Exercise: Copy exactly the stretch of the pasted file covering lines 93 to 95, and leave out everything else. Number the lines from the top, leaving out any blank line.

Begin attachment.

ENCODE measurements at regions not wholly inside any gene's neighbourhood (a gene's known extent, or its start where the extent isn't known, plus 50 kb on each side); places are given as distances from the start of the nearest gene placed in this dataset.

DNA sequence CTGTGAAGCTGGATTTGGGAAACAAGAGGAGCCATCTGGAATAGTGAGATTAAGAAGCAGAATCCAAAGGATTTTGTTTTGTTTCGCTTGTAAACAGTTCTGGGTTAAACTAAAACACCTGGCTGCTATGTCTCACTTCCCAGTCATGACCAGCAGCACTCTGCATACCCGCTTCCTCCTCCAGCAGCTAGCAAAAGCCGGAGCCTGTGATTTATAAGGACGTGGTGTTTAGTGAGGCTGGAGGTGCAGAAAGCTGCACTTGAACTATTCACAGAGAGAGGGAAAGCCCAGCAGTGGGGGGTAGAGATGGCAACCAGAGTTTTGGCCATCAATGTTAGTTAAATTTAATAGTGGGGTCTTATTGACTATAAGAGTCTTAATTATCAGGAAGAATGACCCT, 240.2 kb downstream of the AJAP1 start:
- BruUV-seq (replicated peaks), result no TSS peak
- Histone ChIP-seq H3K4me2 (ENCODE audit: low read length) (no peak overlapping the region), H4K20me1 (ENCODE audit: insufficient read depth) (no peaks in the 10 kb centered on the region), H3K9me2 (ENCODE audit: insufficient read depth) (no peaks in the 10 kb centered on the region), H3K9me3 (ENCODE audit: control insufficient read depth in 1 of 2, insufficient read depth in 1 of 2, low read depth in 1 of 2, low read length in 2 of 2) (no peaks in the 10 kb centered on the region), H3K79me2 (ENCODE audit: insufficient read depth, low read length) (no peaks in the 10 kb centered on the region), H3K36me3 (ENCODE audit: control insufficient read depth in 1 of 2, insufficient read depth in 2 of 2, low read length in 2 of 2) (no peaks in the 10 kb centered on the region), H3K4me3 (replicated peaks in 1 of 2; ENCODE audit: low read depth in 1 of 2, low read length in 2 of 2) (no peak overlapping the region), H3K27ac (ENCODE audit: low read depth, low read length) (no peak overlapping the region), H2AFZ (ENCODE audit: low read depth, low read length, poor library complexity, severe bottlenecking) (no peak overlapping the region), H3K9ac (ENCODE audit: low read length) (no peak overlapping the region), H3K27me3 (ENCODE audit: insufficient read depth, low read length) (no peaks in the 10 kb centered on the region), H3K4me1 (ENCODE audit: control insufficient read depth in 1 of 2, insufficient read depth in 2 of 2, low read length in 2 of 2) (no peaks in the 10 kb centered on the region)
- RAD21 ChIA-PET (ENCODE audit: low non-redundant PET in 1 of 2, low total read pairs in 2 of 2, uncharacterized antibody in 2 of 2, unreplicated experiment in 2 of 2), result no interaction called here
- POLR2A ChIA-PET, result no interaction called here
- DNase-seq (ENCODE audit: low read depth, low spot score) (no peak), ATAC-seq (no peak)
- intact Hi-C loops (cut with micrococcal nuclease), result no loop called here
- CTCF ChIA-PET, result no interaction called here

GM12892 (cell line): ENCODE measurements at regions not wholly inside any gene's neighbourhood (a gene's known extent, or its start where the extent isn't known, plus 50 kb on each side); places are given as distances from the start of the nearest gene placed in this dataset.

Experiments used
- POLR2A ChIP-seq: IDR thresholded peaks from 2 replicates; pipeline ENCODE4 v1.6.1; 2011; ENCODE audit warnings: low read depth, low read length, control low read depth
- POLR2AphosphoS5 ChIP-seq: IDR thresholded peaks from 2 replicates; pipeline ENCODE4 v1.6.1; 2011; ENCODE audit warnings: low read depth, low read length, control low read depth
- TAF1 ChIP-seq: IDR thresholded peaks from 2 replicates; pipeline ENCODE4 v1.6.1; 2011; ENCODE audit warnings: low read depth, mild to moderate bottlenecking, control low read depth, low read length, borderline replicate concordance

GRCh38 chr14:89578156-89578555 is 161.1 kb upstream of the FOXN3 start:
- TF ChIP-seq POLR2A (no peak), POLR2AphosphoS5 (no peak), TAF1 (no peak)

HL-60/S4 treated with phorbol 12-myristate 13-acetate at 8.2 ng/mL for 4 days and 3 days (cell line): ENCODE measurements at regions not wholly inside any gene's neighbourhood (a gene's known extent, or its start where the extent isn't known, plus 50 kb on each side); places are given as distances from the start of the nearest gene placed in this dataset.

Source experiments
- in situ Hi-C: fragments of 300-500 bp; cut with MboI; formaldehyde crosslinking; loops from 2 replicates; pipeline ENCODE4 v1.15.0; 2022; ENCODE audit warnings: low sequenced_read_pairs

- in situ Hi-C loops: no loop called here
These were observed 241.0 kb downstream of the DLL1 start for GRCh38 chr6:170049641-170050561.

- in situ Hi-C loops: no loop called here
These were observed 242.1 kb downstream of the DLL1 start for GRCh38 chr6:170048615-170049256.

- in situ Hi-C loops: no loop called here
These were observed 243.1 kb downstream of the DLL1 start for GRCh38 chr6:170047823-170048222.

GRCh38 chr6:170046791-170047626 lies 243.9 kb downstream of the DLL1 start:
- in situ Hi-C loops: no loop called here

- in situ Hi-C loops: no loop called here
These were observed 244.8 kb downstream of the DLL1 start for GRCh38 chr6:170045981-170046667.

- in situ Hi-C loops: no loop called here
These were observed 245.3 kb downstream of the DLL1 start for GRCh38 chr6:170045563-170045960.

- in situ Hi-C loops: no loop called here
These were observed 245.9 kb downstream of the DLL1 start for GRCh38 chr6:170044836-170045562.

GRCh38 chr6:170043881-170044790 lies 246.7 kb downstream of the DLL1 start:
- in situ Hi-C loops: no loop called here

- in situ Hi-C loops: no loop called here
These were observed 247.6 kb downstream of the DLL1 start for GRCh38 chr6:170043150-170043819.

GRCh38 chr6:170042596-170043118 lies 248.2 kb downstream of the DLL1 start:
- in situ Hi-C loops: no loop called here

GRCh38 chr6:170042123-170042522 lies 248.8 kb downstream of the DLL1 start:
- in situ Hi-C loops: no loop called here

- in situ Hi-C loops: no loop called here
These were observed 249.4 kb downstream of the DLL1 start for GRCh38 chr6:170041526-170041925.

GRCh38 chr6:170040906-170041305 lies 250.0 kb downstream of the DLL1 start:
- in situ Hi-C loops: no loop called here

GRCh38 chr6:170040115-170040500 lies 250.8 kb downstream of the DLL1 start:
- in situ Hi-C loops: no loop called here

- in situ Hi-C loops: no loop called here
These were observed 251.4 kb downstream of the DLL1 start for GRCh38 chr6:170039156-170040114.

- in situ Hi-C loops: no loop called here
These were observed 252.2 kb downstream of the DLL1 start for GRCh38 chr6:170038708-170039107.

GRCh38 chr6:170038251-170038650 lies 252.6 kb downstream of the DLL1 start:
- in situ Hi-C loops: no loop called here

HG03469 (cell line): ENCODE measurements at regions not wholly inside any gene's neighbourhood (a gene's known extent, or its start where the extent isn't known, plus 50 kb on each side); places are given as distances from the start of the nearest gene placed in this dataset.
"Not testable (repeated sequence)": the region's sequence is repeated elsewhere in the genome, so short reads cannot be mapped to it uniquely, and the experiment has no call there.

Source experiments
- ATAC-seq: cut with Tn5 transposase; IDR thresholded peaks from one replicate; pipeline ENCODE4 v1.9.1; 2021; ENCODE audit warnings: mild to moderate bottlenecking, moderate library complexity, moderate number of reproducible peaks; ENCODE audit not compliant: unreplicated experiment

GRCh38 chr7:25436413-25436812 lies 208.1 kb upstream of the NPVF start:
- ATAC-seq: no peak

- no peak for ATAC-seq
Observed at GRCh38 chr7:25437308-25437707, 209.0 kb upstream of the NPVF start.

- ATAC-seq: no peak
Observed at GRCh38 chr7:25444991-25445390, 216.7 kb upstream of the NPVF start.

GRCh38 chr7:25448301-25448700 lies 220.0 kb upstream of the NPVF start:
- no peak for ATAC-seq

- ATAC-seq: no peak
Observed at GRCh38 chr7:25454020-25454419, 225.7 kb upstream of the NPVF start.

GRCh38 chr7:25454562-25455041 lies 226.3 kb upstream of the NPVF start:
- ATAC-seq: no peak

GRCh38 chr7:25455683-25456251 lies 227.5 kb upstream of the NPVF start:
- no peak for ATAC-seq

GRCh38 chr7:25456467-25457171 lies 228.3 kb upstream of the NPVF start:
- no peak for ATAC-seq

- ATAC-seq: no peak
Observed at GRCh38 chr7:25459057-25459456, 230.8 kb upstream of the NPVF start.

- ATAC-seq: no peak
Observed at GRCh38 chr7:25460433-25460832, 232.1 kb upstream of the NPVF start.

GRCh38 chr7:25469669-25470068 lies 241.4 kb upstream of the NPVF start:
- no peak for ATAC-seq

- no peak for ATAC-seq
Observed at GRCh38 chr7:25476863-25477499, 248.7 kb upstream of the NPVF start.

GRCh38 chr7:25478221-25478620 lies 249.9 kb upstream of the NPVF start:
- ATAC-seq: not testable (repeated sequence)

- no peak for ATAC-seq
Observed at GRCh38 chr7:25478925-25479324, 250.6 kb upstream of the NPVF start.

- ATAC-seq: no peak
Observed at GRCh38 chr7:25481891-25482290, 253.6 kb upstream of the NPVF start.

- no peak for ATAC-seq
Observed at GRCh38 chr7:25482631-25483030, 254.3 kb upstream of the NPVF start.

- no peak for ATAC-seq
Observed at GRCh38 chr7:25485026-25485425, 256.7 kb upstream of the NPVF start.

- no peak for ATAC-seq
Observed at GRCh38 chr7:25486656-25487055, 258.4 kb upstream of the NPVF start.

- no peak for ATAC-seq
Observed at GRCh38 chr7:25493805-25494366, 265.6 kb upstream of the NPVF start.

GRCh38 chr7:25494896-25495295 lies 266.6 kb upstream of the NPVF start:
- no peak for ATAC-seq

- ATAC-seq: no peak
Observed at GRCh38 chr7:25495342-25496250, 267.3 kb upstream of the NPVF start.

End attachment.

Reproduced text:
Observed at GRCh38 chr7:25486656-25487055, 258.4 kb upstream of the NPVF start.

- no peak for ATAC-seq
Observed at GRCh38 chr7:25493805-25494366, 265.6 kb upstream of the NPVF start.